Lamson and Goodnow Mfg. takes stock in busy week
Knives hang in the racks of the Lamson & Goodnow store in Shelburne Falls on Wednesday. Recorder/Micky Bedell Purchase photo reprints »
Knives hang in racks of the Lamson & Goodnow store in Shelburne Falls on Wednesday. Recorder/Micky Bedell Purchase photo reprints »
SHELBURNE FALLS — Lamson and Goodnow Manufacturing facilities on Conway Street were bustling Friday morning — two weeks after filing for bankruptcy — with the outlet store filled with customers and a few salaried workers in a warehouse, taking inventory and trying to fill back orders.
“There’s been a good response,” observed Chief Operating Officer James Pelletier, referring to increased sales in the store and new orders from longtime customers.
On Thursday, the company went back to bankruptcy court to get permission to pay wages, salaries and payroll taxes accrued before the bankruptcy petition was filed on Aug. 15. He said the salaried workers still on the premises will now be paid for at least two of the four weeks they’ve worked this month.
Meanwhile, the knife and kitchen-tool manufacturer is waiting for another court date on Wednesday in U.S. Bankruptcy Court in Springfield, when it will file a financial plan and seek permission to obtain a $500,000 line of credit with “debtor-in-possession” financing through a company called DIP Lending LLC.
If the court grants credit permission, the 177-year-old company would be able to start calling some of its 31 laid-off production employees back to work, according to Pelletier.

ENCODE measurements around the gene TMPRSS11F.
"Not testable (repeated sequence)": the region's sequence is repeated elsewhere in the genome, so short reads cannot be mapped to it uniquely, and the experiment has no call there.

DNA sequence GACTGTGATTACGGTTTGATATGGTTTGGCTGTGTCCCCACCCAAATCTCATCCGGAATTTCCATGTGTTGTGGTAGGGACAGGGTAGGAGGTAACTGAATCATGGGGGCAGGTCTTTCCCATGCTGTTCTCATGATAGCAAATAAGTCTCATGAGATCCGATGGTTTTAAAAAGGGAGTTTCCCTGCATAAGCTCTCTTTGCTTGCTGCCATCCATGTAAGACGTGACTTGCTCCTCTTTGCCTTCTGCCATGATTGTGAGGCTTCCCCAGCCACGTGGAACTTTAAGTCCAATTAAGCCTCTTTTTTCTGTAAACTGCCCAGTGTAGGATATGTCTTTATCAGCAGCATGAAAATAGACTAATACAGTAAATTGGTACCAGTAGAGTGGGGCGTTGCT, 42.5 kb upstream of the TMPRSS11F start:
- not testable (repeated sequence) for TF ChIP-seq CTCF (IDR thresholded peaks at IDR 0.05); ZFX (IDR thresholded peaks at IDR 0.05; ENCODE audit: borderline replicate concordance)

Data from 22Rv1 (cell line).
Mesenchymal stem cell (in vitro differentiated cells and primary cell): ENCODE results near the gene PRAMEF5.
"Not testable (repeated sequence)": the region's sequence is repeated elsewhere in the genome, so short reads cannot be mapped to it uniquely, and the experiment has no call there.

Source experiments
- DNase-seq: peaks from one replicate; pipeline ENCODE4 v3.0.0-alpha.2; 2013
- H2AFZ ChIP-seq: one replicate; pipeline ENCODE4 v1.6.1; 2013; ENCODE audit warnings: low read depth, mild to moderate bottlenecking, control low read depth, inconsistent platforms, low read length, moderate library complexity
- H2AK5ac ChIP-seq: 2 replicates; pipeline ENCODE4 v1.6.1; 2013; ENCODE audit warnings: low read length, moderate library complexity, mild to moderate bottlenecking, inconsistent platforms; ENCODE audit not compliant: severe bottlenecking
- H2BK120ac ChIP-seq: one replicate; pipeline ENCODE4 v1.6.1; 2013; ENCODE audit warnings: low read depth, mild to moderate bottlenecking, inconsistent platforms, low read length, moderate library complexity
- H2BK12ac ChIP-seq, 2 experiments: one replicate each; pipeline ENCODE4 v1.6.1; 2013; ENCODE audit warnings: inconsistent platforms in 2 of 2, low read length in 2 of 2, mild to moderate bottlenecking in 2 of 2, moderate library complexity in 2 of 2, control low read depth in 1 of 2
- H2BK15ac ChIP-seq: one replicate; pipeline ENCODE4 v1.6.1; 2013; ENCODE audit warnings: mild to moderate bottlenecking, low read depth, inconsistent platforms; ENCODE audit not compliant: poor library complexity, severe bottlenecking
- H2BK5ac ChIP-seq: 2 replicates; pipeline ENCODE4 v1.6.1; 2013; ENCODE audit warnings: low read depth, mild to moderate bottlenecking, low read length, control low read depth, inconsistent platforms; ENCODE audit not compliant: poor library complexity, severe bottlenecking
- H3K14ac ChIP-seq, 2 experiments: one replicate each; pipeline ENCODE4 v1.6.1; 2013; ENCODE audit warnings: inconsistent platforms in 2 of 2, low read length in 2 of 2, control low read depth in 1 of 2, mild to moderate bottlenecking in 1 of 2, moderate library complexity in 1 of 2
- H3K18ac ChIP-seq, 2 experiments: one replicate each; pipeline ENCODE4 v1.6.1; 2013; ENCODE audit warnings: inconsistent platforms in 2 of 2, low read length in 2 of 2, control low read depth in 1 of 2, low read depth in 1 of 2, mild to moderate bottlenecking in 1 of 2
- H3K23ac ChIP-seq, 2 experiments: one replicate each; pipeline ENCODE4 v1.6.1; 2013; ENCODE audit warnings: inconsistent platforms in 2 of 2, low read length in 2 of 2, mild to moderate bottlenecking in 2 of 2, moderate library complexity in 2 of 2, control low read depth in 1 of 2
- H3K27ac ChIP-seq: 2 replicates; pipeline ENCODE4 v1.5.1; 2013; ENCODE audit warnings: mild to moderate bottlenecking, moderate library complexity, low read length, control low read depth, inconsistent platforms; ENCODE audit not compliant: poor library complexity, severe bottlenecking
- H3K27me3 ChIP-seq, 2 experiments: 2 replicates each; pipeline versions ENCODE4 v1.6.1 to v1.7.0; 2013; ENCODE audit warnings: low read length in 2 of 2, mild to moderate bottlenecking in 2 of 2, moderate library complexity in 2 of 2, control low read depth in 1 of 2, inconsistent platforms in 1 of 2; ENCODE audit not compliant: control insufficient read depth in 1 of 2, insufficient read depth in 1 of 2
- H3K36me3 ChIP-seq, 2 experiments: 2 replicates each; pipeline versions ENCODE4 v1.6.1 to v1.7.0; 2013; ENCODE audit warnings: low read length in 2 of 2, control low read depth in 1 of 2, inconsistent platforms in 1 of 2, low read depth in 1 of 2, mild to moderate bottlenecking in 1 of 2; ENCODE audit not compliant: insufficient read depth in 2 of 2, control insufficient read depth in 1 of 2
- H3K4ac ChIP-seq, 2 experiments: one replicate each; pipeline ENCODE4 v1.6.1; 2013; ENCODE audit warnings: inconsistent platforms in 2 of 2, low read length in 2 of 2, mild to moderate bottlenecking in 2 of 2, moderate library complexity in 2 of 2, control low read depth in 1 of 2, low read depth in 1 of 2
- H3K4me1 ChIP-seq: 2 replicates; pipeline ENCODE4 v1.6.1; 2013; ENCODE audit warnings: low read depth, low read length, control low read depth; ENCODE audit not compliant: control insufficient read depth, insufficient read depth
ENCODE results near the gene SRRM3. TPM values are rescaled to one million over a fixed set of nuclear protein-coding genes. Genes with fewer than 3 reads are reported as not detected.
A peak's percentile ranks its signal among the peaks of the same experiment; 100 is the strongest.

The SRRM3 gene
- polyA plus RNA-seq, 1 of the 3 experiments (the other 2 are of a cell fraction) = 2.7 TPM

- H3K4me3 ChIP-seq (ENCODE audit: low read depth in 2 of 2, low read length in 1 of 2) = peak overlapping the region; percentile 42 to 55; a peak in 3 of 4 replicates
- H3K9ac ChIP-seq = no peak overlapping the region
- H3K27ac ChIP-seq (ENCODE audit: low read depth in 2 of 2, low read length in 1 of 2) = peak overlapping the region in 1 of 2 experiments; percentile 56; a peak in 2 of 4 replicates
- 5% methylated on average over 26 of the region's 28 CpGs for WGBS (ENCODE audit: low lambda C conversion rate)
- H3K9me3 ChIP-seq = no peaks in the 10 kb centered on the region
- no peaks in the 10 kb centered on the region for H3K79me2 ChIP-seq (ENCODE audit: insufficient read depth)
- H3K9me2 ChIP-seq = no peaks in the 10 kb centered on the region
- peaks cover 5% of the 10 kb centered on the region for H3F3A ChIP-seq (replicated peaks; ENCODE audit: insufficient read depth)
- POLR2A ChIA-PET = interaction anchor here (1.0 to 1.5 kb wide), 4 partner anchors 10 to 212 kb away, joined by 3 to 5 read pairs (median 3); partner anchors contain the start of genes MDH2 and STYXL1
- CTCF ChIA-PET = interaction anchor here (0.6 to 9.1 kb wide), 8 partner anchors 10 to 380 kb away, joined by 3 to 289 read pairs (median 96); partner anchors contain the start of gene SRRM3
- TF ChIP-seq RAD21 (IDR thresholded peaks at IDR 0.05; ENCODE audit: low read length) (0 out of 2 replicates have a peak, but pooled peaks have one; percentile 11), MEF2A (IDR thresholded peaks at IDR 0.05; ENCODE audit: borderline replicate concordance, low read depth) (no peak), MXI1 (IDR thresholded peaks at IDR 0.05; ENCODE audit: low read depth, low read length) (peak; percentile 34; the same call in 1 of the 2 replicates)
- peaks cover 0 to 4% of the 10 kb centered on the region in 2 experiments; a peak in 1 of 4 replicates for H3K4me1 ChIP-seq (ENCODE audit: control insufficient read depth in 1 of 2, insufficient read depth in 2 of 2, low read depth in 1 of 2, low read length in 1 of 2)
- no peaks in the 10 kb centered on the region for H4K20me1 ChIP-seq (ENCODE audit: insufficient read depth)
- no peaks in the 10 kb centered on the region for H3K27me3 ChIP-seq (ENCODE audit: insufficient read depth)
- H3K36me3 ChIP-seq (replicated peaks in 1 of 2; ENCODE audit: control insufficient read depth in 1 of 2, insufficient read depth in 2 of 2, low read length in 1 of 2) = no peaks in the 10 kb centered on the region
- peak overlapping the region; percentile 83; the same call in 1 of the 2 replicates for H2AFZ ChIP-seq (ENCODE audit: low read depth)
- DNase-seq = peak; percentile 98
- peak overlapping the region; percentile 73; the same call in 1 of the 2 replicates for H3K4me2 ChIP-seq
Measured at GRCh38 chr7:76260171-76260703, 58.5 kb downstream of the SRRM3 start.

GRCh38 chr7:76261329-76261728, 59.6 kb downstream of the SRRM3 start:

James Ross Anderson remains the owner of the company. The 18.3-acre property, with seven buildings on it, has been put up for sale for $2.1 million by Cohn & Co. in Greenfield. The company hopes to use the sale proceeds and the company’s future profits to pay off its creditors. The company owes at least $2 million to Newtek Small Business Finance Corp. in New York and another $1.06 million to the US Small Business Administration. Also, it owes roughly $500,000 to unsecured creditors, including $211,000 to TransCanada Hydro Northeast, the largest of these creditors.
Pelletier was hired in April and is part of the company’s new financial team. If the Shelburne Falls land and factory is sold, the company hopes to find a more modern building in western Massachusetts, where it can continue operating more efficiently.
Pelletier said the company would like to keep its retail outlet in Shelburne Falls, but that is not yet a long-term certainty.
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